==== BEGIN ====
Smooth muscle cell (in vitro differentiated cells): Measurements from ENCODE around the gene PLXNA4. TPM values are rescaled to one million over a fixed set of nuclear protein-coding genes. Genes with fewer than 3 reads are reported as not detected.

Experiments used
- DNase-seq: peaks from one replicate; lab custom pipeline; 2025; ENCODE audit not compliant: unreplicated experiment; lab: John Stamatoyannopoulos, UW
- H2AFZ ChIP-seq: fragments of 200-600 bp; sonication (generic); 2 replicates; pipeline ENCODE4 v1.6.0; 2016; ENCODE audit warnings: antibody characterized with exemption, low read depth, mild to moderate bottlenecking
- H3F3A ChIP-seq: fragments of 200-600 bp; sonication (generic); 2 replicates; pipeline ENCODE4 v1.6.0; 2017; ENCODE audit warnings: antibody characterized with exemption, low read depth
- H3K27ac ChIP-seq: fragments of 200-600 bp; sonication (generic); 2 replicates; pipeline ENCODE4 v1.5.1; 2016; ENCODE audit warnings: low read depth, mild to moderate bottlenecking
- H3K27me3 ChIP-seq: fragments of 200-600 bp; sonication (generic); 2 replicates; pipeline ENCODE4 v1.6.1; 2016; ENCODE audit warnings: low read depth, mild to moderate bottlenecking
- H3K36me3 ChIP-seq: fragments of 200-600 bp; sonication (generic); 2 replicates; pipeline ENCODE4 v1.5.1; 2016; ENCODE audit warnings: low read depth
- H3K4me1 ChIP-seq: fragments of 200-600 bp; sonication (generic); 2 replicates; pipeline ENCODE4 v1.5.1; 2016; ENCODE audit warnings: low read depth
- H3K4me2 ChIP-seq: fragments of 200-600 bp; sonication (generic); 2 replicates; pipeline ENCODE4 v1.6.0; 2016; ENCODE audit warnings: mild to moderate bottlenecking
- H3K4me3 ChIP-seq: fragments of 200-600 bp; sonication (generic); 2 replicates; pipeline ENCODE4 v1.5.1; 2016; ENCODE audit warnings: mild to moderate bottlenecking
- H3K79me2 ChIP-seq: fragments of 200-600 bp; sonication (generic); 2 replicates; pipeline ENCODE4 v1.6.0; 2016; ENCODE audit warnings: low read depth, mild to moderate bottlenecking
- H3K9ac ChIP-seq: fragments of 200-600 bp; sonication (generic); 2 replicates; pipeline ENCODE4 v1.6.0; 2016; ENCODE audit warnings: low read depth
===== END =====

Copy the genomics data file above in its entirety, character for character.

Smooth muscle cell (in vitro differentiated cells): Measurements from ENCODE around the gene PLXNA4. TPM values are rescaled to one million over a fixed set of nuclear protein-coding genes. Genes with fewer than 3 reads are reported as not detected.

Experiments used
- DNase-seq: peaks from one replicate; lab custom pipeline; 2025; ENCODE audit not compliant: unreplicated experiment; lab: John Stamatoyannopoulos, UW
- H2AFZ ChIP-seq: fragments of 200-600 bp; sonication (generic); 2 replicates; pipeline ENCODE4 v1.6.0; 2016; ENCODE audit warnings: antibody characterized with exemption, low read depth, mild to moderate bottlenecking
- H3F3A ChIP-seq: fragments of 200-600 bp; sonication (generic); 2 replicates; pipeline ENCODE4 v1.6.0; 2017; ENCODE audit warnings: antibody characterized with exemption, low read depth
- H3K27ac ChIP-seq: fragments of 200-600 bp; sonication (generic); 2 replicates; pipeline ENCODE4 v1.5.1; 2016; ENCODE audit warnings: low read depth, mild to moderate bottlenecking
- H3K27me3 ChIP-seq: fragments of 200-600 bp; sonication (generic); 2 replicates; pipeline ENCODE4 v1.6.1; 2016; ENCODE audit warnings: low read depth, mild to moderate bottlenecking
- H3K36me3 ChIP-seq: fragments of 200-600 bp; sonication (generic); 2 replicates; pipeline ENCODE4 v1.5.1; 2016; ENCODE audit warnings: low read depth
- H3K4me1 ChIP-seq: fragments of 200-600 bp; sonication (generic); 2 replicates; pipeline ENCODE4 v1.5.1; 2016; ENCODE audit warnings: low read depth
- H3K4me2 ChIP-seq: fragments of 200-600 bp; sonication (generic); 2 replicates; pipeline ENCODE4 v1.6.0; 2016; ENCODE audit warnings: mild to moderate bottlenecking
- H3K4me3 ChIP-seq: fragments of 200-600 bp; sonication (generic); 2 replicates; pipeline ENCODE4 v1.5.1; 2016; ENCODE audit warnings: mild to moderate bottlenecking
- H3K79me2 ChIP-seq: fragments of 200-600 bp; sonication (generic); 2 replicates; pipeline ENCODE4 v1.6.0; 2016; ENCODE audit warnings: low read depth, mild to moderate bottlenecking
- H3K9ac ChIP-seq: fragments of 200-600 bp; sonication (generic); 2 replicates; pipeline ENCODE4 v1.6.0; 2016; ENCODE audit warnings: low read depth